City, county propose property tax hike -, South Georgia News, Weather, Sports

City, county propose property tax hike

June 14, 2005

Ashburn- It may be a few weeks before people will definitely know whether the millage rate will increase, but Ashburn and Turner County say it's necessary. Both governments say residents will either have to stomach the rate hike or face a cut in services.

Homeowners in Turner County have one of the highest millage rates in Georgia, and it could be increased by three additional mills.

"We're at 16.1 now, so that will put us at 19.1 mills," says county commission chairman Deral Dukes.

While Dukes admits it's high, he says the number is kind of deceiving.

"A mill of tax in Turner County doesn't bring in but about $153,000. A mill of tax in some of these other places $900,000 to a million dollars," Dukes says. "Even three mills, it won't bring in but $450,000 in the budget."

The county is expected to adopt their $5.5 million 2006 budget on June 24th. Dukes says the commission didn't want to raise taxes, but has already trimmed the budget as much as they could.

"We cut about $750,000 out of different people's departments. We had everybody to take about a 10% cut in their budget this year," Dukes says.

Turner Countians won't be the only ones feeling the squeeze. The city of Ashburn has proposed their own tax hike of 1.5 mills, which would put them at 11 mills.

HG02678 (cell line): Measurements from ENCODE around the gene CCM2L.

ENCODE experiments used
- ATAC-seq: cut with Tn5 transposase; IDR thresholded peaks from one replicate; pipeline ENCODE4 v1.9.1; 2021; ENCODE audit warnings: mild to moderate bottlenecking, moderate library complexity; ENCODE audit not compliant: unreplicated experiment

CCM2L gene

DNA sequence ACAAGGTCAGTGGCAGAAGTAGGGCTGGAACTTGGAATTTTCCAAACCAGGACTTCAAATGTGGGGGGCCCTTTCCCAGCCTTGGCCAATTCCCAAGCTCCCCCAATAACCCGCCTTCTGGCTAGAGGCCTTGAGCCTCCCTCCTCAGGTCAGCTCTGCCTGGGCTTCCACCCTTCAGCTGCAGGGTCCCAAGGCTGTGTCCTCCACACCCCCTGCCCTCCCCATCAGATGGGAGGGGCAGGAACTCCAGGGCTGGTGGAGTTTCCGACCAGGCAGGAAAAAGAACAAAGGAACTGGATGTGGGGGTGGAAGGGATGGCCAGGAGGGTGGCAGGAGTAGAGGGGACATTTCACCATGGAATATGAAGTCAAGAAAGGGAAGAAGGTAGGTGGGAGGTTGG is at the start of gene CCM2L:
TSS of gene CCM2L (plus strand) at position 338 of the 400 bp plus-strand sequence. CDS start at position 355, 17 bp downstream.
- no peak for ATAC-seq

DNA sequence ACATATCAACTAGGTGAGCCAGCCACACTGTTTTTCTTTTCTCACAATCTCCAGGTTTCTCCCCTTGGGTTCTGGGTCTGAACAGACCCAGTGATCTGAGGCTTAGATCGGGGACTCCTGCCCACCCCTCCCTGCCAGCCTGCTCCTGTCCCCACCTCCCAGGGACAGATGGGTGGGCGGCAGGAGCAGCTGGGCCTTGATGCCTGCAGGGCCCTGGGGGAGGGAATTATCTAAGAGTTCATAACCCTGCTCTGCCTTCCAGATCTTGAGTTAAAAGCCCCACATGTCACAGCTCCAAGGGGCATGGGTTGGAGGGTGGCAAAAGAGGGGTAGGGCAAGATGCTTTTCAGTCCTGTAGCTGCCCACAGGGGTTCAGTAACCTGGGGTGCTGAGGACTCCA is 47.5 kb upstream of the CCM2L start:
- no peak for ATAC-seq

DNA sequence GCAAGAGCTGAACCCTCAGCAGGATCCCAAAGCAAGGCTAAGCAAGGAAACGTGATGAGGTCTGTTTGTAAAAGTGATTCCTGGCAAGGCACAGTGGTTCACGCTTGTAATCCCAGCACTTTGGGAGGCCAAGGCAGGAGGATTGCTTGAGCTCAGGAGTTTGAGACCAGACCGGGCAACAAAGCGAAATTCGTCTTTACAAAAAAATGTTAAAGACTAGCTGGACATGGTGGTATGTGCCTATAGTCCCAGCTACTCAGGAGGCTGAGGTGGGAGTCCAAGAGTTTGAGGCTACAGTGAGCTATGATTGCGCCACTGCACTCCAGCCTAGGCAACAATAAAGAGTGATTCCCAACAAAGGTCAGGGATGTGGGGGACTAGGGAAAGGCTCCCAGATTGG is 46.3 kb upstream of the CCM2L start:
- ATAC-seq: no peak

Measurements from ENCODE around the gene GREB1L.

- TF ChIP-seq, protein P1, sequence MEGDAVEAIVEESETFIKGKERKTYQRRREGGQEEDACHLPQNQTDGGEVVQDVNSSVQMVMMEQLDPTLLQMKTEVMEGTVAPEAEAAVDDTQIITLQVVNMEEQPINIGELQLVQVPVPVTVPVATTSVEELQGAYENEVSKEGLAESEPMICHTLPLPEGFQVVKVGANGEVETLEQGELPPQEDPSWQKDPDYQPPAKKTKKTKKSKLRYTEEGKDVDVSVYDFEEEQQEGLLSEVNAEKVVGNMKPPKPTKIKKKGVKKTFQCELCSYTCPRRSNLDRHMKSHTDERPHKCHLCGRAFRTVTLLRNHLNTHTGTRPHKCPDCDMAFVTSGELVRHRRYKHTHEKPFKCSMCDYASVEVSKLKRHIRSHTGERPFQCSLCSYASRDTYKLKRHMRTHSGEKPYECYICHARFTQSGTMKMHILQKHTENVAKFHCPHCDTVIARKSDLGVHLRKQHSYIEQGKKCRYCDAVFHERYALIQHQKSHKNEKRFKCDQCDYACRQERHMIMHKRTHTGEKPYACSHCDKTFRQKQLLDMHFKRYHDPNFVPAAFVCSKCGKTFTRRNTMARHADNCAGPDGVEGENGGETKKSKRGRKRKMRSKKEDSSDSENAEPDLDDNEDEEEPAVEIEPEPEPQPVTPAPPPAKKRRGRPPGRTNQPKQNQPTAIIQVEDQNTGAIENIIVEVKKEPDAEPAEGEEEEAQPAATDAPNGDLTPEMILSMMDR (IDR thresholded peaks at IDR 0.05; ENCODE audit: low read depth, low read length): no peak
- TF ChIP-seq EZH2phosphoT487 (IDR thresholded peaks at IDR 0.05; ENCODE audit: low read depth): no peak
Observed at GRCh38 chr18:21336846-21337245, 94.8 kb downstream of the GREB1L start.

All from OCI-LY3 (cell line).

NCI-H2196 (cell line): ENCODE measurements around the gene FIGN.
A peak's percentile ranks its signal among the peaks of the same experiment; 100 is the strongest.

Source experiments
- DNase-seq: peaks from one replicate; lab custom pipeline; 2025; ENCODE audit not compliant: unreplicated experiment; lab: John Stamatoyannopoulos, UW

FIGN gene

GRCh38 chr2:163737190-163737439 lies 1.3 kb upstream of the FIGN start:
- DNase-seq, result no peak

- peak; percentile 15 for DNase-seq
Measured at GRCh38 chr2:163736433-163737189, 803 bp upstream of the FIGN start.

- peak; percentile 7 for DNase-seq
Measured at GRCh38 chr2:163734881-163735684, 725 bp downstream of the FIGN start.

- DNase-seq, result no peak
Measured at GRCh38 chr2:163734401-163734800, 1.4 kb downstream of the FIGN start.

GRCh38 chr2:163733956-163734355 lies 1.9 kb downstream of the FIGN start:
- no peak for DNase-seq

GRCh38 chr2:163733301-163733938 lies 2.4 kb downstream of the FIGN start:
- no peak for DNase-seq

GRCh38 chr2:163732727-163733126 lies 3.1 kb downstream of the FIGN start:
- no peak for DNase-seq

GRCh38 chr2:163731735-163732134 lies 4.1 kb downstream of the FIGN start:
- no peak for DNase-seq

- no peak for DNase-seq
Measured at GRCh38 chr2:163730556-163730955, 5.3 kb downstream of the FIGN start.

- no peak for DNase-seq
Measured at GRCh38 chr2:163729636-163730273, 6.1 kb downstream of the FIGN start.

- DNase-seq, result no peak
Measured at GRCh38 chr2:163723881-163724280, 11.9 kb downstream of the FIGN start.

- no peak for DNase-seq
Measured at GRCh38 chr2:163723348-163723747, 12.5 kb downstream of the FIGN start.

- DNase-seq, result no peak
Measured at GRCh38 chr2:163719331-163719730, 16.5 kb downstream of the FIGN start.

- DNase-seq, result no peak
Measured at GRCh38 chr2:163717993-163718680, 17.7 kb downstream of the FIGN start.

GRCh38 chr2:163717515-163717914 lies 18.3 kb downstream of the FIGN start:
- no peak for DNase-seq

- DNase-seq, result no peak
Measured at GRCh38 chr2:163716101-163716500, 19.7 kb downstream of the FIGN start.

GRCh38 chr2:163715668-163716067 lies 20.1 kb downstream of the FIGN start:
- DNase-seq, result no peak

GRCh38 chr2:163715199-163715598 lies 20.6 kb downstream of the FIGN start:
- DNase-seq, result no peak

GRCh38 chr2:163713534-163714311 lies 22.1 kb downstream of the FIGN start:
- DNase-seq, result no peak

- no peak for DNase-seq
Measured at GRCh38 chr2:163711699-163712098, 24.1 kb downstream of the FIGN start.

"It's definitely a last resort any time a city considers a tax increase; however, sometimes that's needed," says city manager Ben Taylor.

City officials say the economy is forcing their expenditures to climb, and forcing them to find ways to gain more revenue.

"Area's we're being hit hardest include fuel prices. We're looking at a 70% increase over the past year just like everybody else. Health insurance rates have gone up," Taylor says.

City manager Ben Taylor says the $4.9 million dollar budget has already been approved, but residents won't get a final word on the millage increase until late summer. Still, for Ashburn residents their is some light at the end of the tunnel.

"Luckily this year our tax payer received an ISO rating reduction. That's your home owners insurance tax related to fires," Taylor says.

The city went from a five to a four, making that savings more than what some residents would spend in additional property tax.

"So that is an example of your tax dollars," says Taylor.

Both governments say they did not want to reduce the amount and quality of services residents were receiving, so they created budget proposals that did not include any layoffs for the 2006 fiscal year.

The Turner County commission will hold a public hearing tomorrow evening at 5:30 to receive public input about the budget and proposed millage rate increase.


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